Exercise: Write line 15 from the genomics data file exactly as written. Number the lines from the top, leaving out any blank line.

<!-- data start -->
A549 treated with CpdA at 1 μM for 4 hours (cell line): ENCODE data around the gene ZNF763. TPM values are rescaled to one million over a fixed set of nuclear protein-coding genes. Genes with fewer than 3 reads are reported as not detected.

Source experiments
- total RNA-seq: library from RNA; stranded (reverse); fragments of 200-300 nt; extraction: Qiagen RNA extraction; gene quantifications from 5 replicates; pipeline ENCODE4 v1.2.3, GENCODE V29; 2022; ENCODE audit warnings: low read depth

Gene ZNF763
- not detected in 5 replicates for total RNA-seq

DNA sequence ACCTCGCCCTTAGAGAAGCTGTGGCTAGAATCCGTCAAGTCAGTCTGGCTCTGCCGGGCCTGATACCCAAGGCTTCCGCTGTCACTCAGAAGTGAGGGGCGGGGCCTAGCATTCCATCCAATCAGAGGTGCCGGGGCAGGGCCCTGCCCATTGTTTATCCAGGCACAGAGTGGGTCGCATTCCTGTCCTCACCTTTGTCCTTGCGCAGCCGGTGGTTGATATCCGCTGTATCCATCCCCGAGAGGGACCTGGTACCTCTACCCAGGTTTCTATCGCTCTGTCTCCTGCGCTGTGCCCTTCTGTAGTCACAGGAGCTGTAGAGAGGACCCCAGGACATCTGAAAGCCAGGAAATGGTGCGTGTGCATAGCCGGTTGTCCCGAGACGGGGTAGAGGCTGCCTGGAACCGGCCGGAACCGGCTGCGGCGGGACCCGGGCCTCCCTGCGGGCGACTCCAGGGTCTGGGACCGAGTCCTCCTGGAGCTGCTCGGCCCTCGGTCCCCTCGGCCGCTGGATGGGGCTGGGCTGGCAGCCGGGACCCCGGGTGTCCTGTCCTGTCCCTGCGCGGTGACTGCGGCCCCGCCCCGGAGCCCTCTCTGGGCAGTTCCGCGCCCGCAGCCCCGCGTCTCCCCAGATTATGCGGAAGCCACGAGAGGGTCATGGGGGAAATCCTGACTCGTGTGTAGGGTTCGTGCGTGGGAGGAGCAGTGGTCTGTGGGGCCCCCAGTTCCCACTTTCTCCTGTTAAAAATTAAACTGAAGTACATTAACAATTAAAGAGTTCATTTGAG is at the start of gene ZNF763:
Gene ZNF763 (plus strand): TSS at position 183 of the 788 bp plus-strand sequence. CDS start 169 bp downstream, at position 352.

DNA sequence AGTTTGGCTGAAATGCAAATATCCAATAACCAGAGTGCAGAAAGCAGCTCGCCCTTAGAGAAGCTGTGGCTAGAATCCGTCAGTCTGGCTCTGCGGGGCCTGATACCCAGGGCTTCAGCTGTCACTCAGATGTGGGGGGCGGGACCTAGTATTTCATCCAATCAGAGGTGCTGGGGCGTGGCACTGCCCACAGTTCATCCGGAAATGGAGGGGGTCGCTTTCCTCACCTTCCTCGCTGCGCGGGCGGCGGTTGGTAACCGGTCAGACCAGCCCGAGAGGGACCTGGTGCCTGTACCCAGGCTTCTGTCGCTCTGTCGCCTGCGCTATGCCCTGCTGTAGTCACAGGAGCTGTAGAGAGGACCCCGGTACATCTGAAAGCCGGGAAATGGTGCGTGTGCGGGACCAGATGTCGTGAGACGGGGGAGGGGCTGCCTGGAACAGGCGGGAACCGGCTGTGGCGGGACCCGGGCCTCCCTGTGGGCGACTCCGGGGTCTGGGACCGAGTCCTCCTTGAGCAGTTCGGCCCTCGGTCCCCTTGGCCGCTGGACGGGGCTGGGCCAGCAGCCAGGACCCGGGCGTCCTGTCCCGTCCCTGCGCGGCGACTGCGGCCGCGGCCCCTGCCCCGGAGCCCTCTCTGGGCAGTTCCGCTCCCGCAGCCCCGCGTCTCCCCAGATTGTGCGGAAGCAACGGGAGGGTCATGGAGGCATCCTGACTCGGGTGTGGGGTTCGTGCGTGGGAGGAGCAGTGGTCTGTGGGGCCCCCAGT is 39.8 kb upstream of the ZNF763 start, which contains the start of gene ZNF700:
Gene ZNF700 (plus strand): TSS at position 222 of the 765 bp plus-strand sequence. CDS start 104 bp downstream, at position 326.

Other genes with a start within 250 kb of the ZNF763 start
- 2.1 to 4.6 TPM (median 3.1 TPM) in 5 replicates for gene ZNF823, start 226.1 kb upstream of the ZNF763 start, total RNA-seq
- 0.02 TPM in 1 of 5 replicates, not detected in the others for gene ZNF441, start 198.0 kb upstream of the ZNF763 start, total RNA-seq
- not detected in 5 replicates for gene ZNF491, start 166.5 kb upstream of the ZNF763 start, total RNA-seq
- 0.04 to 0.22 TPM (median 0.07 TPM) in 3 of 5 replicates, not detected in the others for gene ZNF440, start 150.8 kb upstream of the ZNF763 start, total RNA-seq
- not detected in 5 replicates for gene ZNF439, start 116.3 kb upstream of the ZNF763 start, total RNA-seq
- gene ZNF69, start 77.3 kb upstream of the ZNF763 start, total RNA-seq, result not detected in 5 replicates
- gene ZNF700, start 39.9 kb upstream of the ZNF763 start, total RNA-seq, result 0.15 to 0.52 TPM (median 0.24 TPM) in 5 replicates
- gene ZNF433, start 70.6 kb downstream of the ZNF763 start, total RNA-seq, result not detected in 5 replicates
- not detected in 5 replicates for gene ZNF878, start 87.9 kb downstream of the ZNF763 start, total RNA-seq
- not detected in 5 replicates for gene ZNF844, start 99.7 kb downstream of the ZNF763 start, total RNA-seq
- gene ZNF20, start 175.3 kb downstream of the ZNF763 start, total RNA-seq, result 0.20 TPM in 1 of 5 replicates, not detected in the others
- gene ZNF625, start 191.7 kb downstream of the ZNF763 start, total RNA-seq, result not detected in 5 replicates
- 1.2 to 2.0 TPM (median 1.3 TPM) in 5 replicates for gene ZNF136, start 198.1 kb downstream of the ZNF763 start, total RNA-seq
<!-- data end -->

- not detected in 5 replicates for gene ZNF439, start 116.3 kb upstream of the ZNF763 start, total RNA-seq